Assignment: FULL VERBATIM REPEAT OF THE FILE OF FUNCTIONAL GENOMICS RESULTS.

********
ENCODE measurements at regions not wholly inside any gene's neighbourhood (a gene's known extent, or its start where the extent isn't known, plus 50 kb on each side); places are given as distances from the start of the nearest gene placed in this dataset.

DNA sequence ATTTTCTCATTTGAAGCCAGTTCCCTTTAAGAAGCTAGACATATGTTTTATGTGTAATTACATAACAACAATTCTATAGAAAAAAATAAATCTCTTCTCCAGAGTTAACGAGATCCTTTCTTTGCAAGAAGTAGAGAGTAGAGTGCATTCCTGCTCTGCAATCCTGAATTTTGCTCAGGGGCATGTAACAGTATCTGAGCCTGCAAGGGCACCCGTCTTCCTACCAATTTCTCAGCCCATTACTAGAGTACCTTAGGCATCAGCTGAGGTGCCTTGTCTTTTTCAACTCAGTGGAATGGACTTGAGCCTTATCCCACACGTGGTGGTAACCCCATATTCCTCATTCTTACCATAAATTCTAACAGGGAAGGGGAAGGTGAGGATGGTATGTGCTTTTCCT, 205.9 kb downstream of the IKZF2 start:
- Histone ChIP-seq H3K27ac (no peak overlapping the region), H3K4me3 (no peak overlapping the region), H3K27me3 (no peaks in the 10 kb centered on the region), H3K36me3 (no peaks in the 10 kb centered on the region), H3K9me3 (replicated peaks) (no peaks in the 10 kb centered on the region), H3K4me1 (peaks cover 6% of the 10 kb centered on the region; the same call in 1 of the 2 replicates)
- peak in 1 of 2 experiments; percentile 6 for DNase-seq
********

ENCODE measurements at regions not wholly inside any gene's neighbourhood (a gene's known extent, or its start where the extent isn't known, plus 50 kb on each side); places are given as distances from the start of the nearest gene placed in this dataset.

DNA sequence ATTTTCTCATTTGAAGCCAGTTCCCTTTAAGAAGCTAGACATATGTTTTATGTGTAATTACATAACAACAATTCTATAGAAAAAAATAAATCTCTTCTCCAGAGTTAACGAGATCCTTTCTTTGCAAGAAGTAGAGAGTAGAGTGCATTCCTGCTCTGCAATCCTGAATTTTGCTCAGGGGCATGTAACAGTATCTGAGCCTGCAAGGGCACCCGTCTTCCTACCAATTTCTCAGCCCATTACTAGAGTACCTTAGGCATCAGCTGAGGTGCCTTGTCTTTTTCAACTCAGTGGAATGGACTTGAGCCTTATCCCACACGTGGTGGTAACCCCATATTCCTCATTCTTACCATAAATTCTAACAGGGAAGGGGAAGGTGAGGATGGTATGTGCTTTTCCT, 205.9 kb downstream of the IKZF2 start:
- Histone ChIP-seq H3K27ac (no peak overlapping the region), H3K4me3 (no peak overlapping the region), H3K27me3 (no peaks in the 10 kb centered on the region), H3K36me3 (no peaks in the 10 kb centered on the region), H3K9me3 (replicated peaks) (no peaks in the 10 kb centered on the region), H3K4me1 (peaks cover 6% of the 10 kb centered on the region; the same call in 1 of the 2 replicates)
- peak in 1 of 2 experiments; percentile 6 for DNase-seq